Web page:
Saturday night, the inept and evil Florida Marlins demoted beloved Twitter icon Logan Morrison to Triple A New Orleans, causing an instant ruckus among the Marlins’ 25 fans and Morrison’s 60,000 Twitter followers.
Florida brass used an inane excuse to justify demoting Morrison, pointing to his .249 batting average while ignoring such things as:
- The fact that batted third in the team’s lineup as recently as that very day
- His .464 slugging percentage
- His MLB-leading 26 RBI in July
No, the Marlins aren’t sending Morrison to Louisiana because of his batting average. They’re sending him down because of his media presence and his Twitter feed.
Marlins manager/cranky grandpa Jack McKeon had this to say about the demotion:
“If there is a message, it’s, ‘Don’t get comfortable. Don’t think you have it made. You have to work at this game. Too many young guys think they have it made, are darlings of the media, run their mouth. Tend to your business, get better at your craft. The record books are full of one- and two-year phenoms. Don’t believe me? Look it up.’’
Which is fine. The Marlins are run by a bunch of stodgy morons, so it’s only natural they’d be threatened by a young player expressing some semblance of personality and independence. Both on Twitter and in the clubhouse, Morrison is unusually candid for a professional athlete — which means the media and fans adore him, and his employers hate him. There’s nothing surprising about Morrison’s demotion except that it took this long to happen (they were probably waiting for his batting average to sink below .250).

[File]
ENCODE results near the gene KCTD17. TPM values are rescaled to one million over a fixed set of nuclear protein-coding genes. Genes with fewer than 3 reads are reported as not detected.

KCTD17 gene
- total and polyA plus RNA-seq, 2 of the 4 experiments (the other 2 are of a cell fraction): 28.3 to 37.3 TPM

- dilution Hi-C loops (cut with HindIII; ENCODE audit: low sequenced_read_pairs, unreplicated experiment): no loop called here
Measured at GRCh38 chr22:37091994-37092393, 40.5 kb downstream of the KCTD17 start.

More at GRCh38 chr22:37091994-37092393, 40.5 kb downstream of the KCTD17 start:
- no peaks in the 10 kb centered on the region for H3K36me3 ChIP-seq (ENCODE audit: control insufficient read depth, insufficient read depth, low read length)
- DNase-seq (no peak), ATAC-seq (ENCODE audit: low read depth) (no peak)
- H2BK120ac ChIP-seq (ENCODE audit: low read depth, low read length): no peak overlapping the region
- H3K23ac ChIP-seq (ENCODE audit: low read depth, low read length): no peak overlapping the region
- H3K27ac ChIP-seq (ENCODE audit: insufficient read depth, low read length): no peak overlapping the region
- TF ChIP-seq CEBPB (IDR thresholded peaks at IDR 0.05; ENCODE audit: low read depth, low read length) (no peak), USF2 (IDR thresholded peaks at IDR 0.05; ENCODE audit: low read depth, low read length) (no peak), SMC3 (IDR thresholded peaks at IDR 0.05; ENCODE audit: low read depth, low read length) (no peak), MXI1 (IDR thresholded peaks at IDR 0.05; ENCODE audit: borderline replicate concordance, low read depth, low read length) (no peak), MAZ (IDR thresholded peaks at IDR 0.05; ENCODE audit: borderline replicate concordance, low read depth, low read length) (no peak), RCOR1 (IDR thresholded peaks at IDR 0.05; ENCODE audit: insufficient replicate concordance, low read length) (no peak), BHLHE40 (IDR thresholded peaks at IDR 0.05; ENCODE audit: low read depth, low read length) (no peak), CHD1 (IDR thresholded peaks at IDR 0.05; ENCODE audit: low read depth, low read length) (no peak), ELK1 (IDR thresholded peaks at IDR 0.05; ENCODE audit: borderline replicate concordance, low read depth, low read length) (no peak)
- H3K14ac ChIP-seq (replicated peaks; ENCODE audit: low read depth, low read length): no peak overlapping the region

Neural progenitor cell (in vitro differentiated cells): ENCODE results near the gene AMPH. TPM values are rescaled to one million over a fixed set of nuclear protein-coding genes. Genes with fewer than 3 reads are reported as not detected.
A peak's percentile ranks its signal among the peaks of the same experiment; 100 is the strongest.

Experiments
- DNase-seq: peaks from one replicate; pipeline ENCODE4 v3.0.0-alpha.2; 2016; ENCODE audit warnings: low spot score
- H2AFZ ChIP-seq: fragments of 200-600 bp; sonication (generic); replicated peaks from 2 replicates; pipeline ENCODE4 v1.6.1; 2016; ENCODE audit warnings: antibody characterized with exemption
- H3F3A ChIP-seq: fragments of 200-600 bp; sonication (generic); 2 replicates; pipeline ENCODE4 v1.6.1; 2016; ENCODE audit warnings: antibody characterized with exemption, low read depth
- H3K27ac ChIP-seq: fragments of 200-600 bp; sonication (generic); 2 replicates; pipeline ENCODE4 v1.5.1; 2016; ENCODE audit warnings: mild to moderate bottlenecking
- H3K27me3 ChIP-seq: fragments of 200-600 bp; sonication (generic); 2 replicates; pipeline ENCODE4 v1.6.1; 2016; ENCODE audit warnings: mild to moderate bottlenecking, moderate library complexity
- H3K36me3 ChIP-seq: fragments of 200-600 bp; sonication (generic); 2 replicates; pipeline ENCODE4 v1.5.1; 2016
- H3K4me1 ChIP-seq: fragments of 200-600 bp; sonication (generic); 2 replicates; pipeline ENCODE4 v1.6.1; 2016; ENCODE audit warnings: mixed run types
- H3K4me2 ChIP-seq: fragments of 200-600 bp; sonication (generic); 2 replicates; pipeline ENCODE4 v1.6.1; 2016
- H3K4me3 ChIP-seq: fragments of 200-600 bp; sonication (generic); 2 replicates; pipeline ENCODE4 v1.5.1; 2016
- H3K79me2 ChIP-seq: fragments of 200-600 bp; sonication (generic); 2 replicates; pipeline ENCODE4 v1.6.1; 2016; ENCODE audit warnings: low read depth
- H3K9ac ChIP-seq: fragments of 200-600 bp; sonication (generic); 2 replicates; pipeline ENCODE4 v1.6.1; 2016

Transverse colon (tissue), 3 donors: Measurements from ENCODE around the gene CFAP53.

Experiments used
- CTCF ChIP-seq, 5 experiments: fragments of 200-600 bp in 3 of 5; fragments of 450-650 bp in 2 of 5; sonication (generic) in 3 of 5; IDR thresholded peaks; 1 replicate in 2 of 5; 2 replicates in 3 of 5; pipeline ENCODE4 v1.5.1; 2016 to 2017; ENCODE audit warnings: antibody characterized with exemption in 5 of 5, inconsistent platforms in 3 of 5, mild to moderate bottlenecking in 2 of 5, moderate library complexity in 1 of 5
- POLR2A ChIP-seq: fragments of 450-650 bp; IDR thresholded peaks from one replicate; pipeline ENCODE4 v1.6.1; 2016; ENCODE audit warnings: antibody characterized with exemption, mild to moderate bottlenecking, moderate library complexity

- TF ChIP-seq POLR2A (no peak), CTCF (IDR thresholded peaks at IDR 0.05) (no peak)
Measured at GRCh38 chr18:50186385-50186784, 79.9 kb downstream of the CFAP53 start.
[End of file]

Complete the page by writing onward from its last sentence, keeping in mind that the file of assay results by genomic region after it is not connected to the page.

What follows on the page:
But check out ESPN scribe Buster Olney’s sage advice to young LoMo:
The thoughts from here: Morrison should head to Triple-A and go about the business of playing baseball. Derek Jeter is considered to be incredibly boring by some of the writers who have covered him, but there is a method — a strategy — in that. Derek figured out a long time ago that he didn’t want to create any situation that would interfere what he really loves: Playing baseball. It would be worthwhile for Morrison to take the same approach.
Nobody loves Derek Jeter more than me. Seriously. Nobody. Not 12-year-old girls wearing Jeter T-shirts shrieking for him to sign autographs. Not Jorge Posada. Not Minka Kelly. Nobody.
And even I can see that Buster Olney’s “thoughts from here” are garbage. Baseball needs stars with personalities, and players willing to engage and interact with fans. Baseball needs to take advantage of the fact that its players don’t wear helmets or facemasks, and allow fans to bridge the sometimes interminable distance between themselves and their heroes. The game needs players exactly like Logan Morrison.
Derek Jeter puts every thought he has through five different filters before allowing himself to speak, and then ten more filters before allowing himself to speak in public. He’s naturally cautious and maybe even distrustful of the media. His constant mission in life is not to say the wrong thing, which means he often doesn’t say much of substance at all. Jeter is a great role model for any young player who wants to maximize his sponsorship revenue, and a great model for how to conduct yourself to get through a career free of controversy. Alex Rodriguez, for example, could learn a lot from watching Jeter.
But Logan Morrison has no interest in being so robotic. He’s fine with allowing fans and the media access to his unfiltered thoughts and ideas, which is exactly why he became so popular so quickly. And now the Buster Olneys and Jack McKeons of the world would have him trade in everything that makes him unique.